Utopian aspirations come with the territory when you advocate for visionary cinema. While the social behaviour of contemporary Western citizens is increasingly mediated by industrial and commercial concerns, the OtherFilm Festival directs its attentions to the congenial rehabilitation of otherwise unlikely venues. Environment is just another aspect of OFF’s ambitious gesamkunstwerk: this time, it was the baroque arcadia of Brisbane’s Old Museum Building, and the use of the Ahimsa House community centre. This year was also the festival’s first in Melbourne, with work by visiting US artists, Kerry Laitalia and Vladmaster, both given receptions as satellite events to ACMI’s Christian Marclay survey.

Laitalia’s work is an archivist’s reverie; some works, particularly Secure the Shadow...E’er the Substance Fade (1997) convey a genuine minatory thrill. The scores of that film and Out of the Ether (2003) both profit from the influence of George Kuchar on their soundtracking strategies; an atmospheric use of found audio sourced from old lounge LPs (I recognised the Peter Thomas soundtrack for Rampatrouille underneath the second). Vladmaster’s work is an absolute anomaly: the inspired adaptation of the familiar but obsolete Viewmaster toy. The Vladmaster employs a singular erudition in the creation of her crypto-cinematic narratives, handcrafting viewer reels from stereoscopic photographs of her own dioramas. In a hilarious perversion of consumer artefact to singular creative ends, soundtrack cues trigger the serried click of audience interaction.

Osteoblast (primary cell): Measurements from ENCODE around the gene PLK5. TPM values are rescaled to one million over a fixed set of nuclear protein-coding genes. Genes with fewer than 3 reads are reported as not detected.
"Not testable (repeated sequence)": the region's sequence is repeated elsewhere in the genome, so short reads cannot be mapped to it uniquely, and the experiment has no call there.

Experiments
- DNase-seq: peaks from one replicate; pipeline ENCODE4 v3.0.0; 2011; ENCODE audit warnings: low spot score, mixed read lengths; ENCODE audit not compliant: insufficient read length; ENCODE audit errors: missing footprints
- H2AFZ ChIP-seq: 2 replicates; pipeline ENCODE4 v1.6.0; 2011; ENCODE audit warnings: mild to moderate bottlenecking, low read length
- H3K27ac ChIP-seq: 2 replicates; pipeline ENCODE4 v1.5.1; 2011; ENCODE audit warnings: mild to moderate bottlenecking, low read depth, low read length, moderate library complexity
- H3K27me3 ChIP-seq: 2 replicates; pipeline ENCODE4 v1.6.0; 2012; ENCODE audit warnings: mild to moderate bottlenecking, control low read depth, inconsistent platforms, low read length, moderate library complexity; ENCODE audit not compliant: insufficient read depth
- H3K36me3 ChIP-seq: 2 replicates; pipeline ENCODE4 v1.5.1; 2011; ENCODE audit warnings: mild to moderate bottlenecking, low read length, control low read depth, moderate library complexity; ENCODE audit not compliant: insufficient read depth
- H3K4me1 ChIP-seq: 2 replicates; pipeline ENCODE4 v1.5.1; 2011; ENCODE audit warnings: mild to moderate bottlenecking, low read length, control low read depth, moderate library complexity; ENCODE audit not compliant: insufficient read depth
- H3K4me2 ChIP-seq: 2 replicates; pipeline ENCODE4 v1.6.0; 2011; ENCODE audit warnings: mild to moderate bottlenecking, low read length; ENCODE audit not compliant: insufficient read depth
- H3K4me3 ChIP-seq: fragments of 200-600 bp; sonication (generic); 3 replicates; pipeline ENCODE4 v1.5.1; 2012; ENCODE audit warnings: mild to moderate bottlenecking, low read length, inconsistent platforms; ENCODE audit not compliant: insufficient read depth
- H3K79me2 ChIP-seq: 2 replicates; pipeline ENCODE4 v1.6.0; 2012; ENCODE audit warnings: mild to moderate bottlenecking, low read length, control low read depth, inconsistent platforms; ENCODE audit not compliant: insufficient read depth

It is perhaps instructive that the Vladmaster’s ACMI performance enjoyed a full house, while Laitalia’s work at the same venue had a more modest one. Certainly, a younger audience has become more predisposed to interactivity in screen media. But Brisbane’s OtherFilm Festival otherwise eschews what has become one of the dominant tendencies in Australian media art curatorship: an infantilising obsession with play, toys and games. It’s a disturbing trend, driven by commercial expedience and technological determinism, and one which assumes an indifference to distinctions between art, entertainment and utility. While this confusion of categories is arguably the most interesting area of both art and entertainment per se, the danger is that critical rigour might be compromised by the pursuit of innocent recreation.


The 3rd OtherFilm Festival, curators Sally Golding, Joel Stern, Danni Zuvela; Institute of Modern Art, Ahimsa House, Old Museum Building, Brisbane Nov 16-24; ACMI Cinemas, Tapespace, Melbourne Nov 29-30, 2007;www.otherfilm.org

RealTime issue #83 Feb-March 2008 pg. 20

© Jim Knox; for permission to reproduce apply to realtime@realtimearts.net